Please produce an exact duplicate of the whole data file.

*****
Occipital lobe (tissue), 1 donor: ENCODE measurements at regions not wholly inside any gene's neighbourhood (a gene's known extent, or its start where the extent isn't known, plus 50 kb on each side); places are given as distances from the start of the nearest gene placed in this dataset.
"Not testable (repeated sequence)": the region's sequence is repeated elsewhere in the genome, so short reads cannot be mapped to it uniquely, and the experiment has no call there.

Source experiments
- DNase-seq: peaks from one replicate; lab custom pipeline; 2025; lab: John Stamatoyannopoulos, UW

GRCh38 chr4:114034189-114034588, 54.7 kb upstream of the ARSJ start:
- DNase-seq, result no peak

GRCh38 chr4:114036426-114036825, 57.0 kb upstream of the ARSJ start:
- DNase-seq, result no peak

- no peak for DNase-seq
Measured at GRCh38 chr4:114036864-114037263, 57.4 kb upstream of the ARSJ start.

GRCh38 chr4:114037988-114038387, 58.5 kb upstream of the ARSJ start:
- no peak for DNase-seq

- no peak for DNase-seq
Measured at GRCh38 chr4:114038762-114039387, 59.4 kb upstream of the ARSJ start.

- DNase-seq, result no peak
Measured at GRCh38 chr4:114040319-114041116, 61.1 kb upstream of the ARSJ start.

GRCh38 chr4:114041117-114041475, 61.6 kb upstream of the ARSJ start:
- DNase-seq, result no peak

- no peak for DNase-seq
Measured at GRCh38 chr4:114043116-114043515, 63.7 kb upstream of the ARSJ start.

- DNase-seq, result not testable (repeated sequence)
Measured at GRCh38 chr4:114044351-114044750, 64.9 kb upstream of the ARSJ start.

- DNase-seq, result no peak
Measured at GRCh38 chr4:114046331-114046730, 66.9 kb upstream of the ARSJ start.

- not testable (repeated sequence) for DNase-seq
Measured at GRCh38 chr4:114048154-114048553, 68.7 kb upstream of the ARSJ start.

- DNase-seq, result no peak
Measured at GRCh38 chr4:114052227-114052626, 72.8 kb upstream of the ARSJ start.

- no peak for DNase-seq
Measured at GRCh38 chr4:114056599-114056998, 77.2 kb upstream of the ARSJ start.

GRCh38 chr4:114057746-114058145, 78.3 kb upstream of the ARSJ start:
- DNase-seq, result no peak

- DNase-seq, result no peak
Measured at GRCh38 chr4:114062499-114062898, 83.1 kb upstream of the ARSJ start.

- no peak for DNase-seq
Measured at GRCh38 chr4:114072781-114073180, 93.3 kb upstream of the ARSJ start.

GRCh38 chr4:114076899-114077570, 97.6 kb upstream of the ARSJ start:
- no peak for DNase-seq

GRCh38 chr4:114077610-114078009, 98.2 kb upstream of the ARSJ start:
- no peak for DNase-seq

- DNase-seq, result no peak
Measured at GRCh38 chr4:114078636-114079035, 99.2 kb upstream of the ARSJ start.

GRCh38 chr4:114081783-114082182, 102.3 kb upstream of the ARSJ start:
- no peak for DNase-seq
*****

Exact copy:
Occipital lobe (tissue), 1 donor: ENCODE measurements at regions not wholly inside any gene's neighbourhood (a gene's known extent, or its start where the extent isn't known, plus 50 kb on each side); places are given as distances from the start of the nearest gene placed in this dataset.
"Not testable (repeated sequence)": the region's sequence is repeated elsewhere in the genome, so short reads cannot be mapped to it uniquely, and the experiment has no call there.

Source experiments
- DNase-seq: peaks from one replicate; lab custom pipeline; 2025; lab: John Stamatoyannopoulos, UW

GRCh38 chr4:114034189-114034588, 54.7 kb upstream of the ARSJ start:
- DNase-seq, result no peak

GRCh38 chr4:114036426-114036825, 57.0 kb upstream of the ARSJ start:
- DNase-seq, result no peak

- no peak for DNase-seq
Measured at GRCh38 chr4:114036864-114037263, 57.4 kb upstream of the ARSJ start.

GRCh38 chr4:114037988-114038387, 58.5 kb upstream of the ARSJ start:
- no peak for DNase-seq

- no peak for DNase-seq
Measured at GRCh38 chr4:114038762-114039387, 59.4 kb upstream of the ARSJ start.

- DNase-seq, result no peak
Measured at GRCh38 chr4:114040319-114041116, 61.1 kb upstream of the ARSJ start.

GRCh38 chr4:114041117-114041475, 61.6 kb upstream of the ARSJ start:
- DNase-seq, result no peak

- no peak for DNase-seq
Measured at GRCh38 chr4:114043116-114043515, 63.7 kb upstream of the ARSJ start.

- DNase-seq, result not testable (repeated sequence)
Measured at GRCh38 chr4:114044351-114044750, 64.9 kb upstream of the ARSJ start.

- DNase-seq, result no peak
Measured at GRCh38 chr4:114046331-114046730, 66.9 kb upstream of the ARSJ start.

- not testable (repeated sequence) for DNase-seq
Measured at GRCh38 chr4:114048154-114048553, 68.7 kb upstream of the ARSJ start.

- DNase-seq, result no peak
Measured at GRCh38 chr4:114052227-114052626, 72.8 kb upstream of the ARSJ start.

- no peak for DNase-seq
Measured at GRCh38 chr4:114056599-114056998, 77.2 kb upstream of the ARSJ start.

GRCh38 chr4:114057746-114058145, 78.3 kb upstream of the ARSJ start:
- DNase-seq, result no peak

- DNase-seq, result no peak
Measured at GRCh38 chr4:114062499-114062898, 83.1 kb upstream of the ARSJ start.

- no peak for DNase-seq
Measured at GRCh38 chr4:114072781-114073180, 93.3 kb upstream of the ARSJ start.

GRCh38 chr4:114076899-114077570, 97.6 kb upstream of the ARSJ start:
- no peak for DNase-seq

GRCh38 chr4:114077610-114078009, 98.2 kb upstream of the ARSJ start:
- no peak for DNase-seq

- DNase-seq, result no peak
Measured at GRCh38 chr4:114078636-114079035, 99.2 kb upstream of the ARSJ start.

GRCh38 chr4:114081783-114082182, 102.3 kb upstream of the ARSJ start:
- no peak for DNase-seq